Brazil is the last country that I added to my round the world backpacking itinerary. I was not convinced I wanted to visit this dangerous country where people get robbed at gunpoint on the streets and military is actively fighting with the drug cartels. At least this is what you read on the media. However, after “surviving” a couple of weeks in “the most dangerous city in Brazil” I can tell you that the situation is not like this. Brazil is a relatively safe country and millions of tourists visit it every year.
When I visited Iguazu Falls I’ve actually spent a couple of days in Brazil. The common backpacking route in Brazil is to go by bus from there to Rio via Sao Paulo and Florianopolis. Unfortunately I had a flight booked from Buenos Aires to Rio that I could not cancel, so I had to skip the state of Sao Paulo.
Now Brazil sits comfortably at the top of my favourite countries. The food is good (have you ever been to a churrascaria?), people are nice and welcoming (but don’t speak Spanish with them, they get angry) and the nature is very pretty. Oh, and the caipirinhas…It’s one of the drinks that the more you drink, the more you like it! It is basically cachaça (40% alcohol) with a bit of lime and sugar. The good thing is that you can buy it in half litre cups at the street stands. The bad thing? It usually gives you a horrible hangover! It’s a shame I couldn’t spend more time in Brazil because the “winter is coming” and I have to be in warm places before the snow falls.
Rio de Janeiro
I can honestly say that I fell in love with Rio and I think it is one of the most beautiful cities in the world. What other city has better beaches than Copacabana or Ipanema, mountains that you can hike, incredible view points like Sugar Loaf or Christ of the Redeemer, good nightlife and unique culture? All these you can find in Rio and one week is not even enough to even visit the main attractions.
The backpacking scene in Rio is different from what I imagined and safer than I thought. I don’t know if this changed recently or it has always been like this, but I felt quite safe most of the time. During the day you are safe almost everywhere in Rio and during the night if you take taxis or subway and avoid some areas you should be fine. I’ve even been to a football match and there were no incidents and a lot of kids and women attending.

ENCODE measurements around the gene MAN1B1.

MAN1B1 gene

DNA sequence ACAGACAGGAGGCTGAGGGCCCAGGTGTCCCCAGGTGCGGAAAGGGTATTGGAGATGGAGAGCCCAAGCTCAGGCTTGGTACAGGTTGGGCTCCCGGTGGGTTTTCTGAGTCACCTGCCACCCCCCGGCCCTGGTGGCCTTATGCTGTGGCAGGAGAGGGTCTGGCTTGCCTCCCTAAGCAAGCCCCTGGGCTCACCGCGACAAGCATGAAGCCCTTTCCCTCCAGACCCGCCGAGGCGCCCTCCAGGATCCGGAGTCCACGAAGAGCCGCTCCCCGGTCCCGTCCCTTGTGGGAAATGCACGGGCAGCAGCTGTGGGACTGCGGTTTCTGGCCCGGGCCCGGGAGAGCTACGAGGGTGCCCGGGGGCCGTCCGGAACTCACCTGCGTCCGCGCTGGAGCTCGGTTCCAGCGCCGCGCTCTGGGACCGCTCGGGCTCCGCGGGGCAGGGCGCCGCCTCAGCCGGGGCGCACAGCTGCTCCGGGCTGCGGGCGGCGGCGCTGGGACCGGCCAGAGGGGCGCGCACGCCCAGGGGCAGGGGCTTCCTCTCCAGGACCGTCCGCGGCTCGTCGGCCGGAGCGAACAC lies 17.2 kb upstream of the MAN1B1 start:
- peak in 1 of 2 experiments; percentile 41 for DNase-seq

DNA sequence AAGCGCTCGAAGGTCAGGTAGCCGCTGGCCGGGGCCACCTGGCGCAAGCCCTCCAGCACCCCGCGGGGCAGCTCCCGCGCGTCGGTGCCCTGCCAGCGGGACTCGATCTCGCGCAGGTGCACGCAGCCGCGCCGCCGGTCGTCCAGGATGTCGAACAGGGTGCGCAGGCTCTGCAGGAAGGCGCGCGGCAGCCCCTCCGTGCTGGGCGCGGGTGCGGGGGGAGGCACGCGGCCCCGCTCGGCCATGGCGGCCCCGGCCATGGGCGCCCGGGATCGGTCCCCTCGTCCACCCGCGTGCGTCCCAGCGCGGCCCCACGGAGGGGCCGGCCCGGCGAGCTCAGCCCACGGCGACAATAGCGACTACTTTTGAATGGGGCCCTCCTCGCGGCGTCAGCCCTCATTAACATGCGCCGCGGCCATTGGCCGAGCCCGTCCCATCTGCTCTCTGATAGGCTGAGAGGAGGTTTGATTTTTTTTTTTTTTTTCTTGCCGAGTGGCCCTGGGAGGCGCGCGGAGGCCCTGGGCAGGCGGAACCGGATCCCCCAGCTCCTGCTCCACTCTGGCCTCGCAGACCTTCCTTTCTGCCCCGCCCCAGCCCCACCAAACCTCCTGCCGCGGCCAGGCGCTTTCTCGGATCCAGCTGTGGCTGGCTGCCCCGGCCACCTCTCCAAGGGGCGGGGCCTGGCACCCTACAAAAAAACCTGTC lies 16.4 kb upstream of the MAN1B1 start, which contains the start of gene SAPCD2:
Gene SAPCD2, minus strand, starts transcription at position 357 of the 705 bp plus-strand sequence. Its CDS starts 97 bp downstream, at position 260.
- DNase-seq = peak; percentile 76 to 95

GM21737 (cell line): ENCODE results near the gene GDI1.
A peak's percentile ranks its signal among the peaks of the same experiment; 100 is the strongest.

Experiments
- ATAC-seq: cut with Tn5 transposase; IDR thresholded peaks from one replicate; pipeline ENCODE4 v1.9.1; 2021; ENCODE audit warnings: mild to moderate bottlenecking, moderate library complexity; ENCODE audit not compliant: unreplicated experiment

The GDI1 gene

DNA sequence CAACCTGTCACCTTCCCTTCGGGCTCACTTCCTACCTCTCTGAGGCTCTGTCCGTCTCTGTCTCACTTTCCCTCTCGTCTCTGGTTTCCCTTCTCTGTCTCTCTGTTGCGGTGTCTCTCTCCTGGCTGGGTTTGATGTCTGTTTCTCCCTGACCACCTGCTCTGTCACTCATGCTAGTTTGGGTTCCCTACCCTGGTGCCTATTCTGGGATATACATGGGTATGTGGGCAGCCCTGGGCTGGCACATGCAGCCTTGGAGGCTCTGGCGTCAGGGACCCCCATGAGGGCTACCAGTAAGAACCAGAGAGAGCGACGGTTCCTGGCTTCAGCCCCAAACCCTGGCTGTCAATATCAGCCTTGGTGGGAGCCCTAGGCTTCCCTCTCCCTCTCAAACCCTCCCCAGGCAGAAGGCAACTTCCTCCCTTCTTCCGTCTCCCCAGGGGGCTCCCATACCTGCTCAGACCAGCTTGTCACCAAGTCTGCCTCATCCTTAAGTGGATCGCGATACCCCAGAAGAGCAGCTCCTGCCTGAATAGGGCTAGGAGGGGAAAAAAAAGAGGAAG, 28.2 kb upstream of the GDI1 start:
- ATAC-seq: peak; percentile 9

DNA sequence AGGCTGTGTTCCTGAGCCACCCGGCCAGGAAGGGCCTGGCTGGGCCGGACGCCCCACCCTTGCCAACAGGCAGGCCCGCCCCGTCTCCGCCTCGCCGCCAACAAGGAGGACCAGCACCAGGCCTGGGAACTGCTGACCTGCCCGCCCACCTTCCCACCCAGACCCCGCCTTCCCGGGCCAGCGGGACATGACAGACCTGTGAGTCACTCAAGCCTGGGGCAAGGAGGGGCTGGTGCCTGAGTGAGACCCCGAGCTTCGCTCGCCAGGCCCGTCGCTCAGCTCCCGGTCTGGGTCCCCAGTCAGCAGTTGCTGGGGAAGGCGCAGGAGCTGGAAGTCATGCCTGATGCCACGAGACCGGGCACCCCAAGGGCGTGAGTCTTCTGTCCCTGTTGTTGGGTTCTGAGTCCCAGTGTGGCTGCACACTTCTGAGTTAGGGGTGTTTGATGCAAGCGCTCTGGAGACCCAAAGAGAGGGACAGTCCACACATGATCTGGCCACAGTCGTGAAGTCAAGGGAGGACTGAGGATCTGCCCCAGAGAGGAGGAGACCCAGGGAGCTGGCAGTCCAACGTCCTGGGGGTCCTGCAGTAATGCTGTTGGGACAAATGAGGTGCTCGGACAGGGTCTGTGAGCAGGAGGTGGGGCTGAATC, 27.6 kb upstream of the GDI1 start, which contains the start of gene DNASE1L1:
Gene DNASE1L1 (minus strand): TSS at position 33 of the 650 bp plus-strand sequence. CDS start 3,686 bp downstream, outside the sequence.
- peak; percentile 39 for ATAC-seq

On the other hand, I met people who went to favelas or favela parties at night and saw people with guns. Those places are not for tourists and they are definitely less safe. The risk of being shot is low, maybe lower than some parts of United States, but as a tourist it’s recommended to stick to touristic areas.
One exception is the Favela Santa Marta. This is the one where Michael Jackson filmed the video for “They don’t care about us” song and one of the first drug free favelas. It is quite touristic and safe to visit, especially with a tour. in the past few years this favela has received a lot of investment in urbanisation and the standards of living here are higher compared to other favelas.
The Santa Marta favela tour was an interesting experience. Most of the favelas are on the steep hills of Rio and when you look from the bottom or above you can clearly notice the contrast with the rest of the city. The favelas have a high density of tall houses with exposed bricks that seem unfinished. Once you start walking inside you feel overwhelmed and claustrophobic. You are like in a maze, with narrow streets surrounded by tall buildings, going up or down the steep steps. Many houses have their doors and windows open and you feel like everyone is watching you. Sometimes a dog starts barking at you. But then you see kids with colourful backpacks coming back from school running up the steps or an old woman hanging wet clothes outside to dry. You can smell the freshly cooked food from someone’s kitchen. All these changes your perception of favelas. These are just neighbourhoods where many people live a normal life.